• Vanja, that is GREAT advice! I wonder if it would be okay for me to email you next time I’m stuck so you can remind me. ;) Whenever I have a rare day off I feel so pressured to get as much done as I can. That probably doesn’t help things either. I’m learning, somewhat slowly, how to balance everything. When I’m at my job, I often wish that I could be crocheting. But now I think I’ll remind myself at those times that work is good too… because it provides a downtime from crocheting so I can ruminate on the ideas. You’ve given me so much to think about. Thank you for your encouragement and thoughtful advice. You’re the best!

  2. Sorry but i had to laugh while reading this. I also have to do everything the hard way. But oh so proud of myself when when the nickel finally hits the slot and it all comes together. I’m going to enjoy following you.

    • Hi Shirley! Thanks so much for stopping by. I don’t mind your laughter at all. I have to chuckle at myself all the time too! Especially at the struggles I go through before it all comes together. Sometimes I come up with the craziest things. But as you say, it feels so good to finally get it right. Gotta love that sense of accomplishment. It makes it all worthwhile, doesn’t it? I’m so happy to meet you. Welcome to the picnic!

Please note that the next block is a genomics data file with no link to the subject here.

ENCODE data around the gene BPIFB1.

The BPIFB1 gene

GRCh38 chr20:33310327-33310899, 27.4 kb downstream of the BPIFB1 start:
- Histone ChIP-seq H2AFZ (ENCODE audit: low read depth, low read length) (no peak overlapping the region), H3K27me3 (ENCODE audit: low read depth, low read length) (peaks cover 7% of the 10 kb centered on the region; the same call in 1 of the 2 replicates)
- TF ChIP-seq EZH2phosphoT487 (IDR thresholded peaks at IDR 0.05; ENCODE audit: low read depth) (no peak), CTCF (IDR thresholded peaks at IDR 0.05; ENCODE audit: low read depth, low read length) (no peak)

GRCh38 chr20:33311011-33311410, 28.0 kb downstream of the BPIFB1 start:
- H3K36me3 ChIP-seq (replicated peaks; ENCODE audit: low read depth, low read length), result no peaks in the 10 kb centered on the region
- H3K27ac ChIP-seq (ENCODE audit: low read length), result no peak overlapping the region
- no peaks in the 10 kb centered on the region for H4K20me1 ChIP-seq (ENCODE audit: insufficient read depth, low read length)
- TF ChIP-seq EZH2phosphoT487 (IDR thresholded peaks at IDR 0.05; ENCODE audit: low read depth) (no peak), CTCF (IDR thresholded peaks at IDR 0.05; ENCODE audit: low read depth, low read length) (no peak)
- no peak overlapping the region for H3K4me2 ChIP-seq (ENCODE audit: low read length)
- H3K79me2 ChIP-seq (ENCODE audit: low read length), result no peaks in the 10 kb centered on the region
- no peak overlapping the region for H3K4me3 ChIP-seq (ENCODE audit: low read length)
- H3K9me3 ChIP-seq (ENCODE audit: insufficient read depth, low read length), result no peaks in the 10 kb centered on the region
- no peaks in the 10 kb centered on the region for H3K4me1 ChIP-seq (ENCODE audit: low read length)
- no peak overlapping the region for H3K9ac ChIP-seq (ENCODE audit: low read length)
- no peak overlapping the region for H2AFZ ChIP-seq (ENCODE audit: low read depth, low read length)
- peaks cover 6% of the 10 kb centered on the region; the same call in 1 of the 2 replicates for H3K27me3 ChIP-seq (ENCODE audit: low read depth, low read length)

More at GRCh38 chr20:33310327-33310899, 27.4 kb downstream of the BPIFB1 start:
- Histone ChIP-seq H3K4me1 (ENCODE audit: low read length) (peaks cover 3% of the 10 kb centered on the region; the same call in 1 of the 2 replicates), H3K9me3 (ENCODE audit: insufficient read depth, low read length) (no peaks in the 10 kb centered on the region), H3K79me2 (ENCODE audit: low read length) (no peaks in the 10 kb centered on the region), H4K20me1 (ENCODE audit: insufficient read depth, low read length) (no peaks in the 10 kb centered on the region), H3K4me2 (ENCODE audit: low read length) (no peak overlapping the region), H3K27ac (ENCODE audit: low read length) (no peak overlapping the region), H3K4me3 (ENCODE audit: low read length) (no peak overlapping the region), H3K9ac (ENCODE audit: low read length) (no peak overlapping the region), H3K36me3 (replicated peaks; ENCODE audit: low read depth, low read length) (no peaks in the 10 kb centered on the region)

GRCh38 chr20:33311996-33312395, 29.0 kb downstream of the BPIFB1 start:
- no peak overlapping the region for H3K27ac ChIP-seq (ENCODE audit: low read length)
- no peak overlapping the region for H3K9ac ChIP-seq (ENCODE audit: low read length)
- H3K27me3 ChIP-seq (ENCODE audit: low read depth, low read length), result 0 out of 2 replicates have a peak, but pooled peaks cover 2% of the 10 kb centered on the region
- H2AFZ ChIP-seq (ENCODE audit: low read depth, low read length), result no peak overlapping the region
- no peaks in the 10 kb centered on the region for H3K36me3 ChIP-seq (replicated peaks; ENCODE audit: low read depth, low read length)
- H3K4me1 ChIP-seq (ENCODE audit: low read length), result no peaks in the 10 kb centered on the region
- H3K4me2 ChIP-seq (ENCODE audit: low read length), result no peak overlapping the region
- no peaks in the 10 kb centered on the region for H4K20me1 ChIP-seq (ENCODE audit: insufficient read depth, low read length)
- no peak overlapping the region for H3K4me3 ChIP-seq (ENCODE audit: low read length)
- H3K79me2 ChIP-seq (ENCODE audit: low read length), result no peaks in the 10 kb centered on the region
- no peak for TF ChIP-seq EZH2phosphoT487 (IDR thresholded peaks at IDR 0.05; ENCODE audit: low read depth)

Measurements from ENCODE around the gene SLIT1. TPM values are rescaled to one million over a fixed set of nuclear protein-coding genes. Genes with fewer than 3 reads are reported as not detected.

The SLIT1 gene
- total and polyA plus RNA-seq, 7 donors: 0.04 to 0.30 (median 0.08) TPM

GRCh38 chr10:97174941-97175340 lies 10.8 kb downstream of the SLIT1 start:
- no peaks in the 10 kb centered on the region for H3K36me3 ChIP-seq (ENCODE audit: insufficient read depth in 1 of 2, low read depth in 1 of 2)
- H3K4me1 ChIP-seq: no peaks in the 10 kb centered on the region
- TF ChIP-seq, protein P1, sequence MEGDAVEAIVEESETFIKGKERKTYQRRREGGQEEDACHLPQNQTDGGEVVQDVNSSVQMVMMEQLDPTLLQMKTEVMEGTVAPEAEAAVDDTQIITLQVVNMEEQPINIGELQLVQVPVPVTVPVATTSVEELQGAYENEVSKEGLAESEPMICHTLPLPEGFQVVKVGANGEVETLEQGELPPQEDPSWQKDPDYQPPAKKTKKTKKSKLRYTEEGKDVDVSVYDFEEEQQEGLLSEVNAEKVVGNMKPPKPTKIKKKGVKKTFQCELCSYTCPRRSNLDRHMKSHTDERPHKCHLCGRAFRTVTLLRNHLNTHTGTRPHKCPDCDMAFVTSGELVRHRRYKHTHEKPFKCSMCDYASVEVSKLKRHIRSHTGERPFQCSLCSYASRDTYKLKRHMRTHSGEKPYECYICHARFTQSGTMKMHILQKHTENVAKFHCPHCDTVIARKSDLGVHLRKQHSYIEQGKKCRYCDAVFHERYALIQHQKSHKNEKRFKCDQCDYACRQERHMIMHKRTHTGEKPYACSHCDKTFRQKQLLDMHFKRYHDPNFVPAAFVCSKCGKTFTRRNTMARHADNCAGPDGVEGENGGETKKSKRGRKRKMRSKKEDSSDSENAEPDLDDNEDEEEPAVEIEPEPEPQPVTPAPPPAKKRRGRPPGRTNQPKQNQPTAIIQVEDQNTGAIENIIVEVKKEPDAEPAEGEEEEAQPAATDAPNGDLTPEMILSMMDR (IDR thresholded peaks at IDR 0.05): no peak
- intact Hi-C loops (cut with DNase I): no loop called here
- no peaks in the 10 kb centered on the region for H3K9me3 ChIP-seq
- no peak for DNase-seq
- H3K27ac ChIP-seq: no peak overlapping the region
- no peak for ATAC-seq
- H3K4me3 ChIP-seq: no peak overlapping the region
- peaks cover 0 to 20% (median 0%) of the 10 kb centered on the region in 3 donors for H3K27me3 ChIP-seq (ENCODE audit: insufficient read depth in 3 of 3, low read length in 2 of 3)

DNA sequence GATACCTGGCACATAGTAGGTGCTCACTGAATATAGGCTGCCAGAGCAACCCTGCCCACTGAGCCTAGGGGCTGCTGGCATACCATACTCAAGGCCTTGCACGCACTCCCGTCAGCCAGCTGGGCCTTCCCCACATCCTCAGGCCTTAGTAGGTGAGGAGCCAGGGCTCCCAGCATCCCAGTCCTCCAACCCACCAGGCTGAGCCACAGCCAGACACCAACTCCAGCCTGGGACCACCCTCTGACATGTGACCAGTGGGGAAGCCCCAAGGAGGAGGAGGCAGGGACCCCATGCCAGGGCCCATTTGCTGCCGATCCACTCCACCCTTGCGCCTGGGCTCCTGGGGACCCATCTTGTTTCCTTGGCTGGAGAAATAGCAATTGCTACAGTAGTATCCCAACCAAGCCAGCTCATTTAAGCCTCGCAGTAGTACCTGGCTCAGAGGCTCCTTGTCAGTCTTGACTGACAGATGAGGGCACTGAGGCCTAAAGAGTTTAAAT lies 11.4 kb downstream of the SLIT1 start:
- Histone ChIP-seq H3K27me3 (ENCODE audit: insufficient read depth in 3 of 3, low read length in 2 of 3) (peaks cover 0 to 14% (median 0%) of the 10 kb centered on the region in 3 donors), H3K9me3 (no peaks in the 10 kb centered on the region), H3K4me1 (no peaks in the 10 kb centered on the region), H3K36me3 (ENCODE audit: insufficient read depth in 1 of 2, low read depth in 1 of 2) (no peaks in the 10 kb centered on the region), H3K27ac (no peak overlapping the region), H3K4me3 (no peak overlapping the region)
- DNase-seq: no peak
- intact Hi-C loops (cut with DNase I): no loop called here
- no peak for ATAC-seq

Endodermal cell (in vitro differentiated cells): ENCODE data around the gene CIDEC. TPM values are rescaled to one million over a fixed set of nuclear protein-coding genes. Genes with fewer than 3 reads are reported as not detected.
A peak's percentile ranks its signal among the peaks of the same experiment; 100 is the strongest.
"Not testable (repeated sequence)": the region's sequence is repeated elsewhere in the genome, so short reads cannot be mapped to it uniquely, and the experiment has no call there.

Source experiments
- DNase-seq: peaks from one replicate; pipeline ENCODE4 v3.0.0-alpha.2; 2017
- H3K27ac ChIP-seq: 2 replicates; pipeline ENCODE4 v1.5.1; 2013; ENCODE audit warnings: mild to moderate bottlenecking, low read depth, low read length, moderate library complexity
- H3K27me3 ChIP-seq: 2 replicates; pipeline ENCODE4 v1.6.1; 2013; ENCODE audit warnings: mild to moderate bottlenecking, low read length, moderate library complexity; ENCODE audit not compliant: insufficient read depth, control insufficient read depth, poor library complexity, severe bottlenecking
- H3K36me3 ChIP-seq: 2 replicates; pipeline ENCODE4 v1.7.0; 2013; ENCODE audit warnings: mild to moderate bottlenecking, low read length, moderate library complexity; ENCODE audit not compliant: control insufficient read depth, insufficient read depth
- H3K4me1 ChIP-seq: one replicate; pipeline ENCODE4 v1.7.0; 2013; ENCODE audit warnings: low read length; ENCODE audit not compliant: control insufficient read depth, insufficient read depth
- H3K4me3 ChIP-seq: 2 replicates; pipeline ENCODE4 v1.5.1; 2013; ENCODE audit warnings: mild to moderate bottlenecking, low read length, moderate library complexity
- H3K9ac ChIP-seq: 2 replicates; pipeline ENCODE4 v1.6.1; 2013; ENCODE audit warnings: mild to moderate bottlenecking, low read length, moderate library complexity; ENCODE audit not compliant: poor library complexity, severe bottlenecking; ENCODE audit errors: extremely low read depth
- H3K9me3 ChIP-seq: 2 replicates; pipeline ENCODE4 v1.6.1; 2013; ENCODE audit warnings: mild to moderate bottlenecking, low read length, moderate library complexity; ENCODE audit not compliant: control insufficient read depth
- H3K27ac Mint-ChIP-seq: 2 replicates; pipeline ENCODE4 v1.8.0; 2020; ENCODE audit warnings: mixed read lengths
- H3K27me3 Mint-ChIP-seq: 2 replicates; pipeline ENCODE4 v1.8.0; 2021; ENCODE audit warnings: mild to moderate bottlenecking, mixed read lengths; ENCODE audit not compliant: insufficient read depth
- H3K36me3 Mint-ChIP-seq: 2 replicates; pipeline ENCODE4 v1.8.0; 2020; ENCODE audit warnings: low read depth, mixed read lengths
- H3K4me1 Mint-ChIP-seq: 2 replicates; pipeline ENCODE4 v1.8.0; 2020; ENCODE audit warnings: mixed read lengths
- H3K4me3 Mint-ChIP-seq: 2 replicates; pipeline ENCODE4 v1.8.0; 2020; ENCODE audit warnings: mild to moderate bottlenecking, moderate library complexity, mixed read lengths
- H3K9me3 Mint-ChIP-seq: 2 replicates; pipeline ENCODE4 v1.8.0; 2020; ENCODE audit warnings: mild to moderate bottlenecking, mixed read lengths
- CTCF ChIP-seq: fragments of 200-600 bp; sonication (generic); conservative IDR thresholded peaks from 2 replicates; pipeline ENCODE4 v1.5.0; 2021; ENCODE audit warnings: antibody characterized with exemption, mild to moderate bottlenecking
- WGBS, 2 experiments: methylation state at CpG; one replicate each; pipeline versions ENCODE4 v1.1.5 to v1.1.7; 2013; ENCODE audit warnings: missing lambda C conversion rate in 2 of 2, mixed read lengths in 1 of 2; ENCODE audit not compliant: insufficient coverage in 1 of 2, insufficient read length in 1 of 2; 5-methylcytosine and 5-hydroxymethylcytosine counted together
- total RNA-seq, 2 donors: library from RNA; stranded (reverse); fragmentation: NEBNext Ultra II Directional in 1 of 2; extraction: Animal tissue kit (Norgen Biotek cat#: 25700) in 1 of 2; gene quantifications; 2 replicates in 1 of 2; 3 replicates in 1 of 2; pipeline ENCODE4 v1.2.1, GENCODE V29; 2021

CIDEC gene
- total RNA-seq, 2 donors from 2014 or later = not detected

3. You have done the hard work for the rest of us. Also your husband is “an ideas man”!

  4. “There are a few things in particular I strive for when creating a pattern: (1) I really do try to make it as easy as possible, (2) I hate having to cut and reattach yarn and weave in ends, so I try really hard to limit the number of FOs there are in a pattern, and (3) I also hate having to sew things together, mostly because it creates more ends to weave in, so I try to create designs that can be crocheted in one piece.”

    Ahhhhh…music to my ears!! Are you a mindreader??? Because you’ve just read my mind when it comes to crochet!

    I loooooove reading about your process, and I’m looking forward to seeing the finished blanket :o)

    Keep up the good work.

  5. Going to be great!!! I can not wait to see the finished piece!!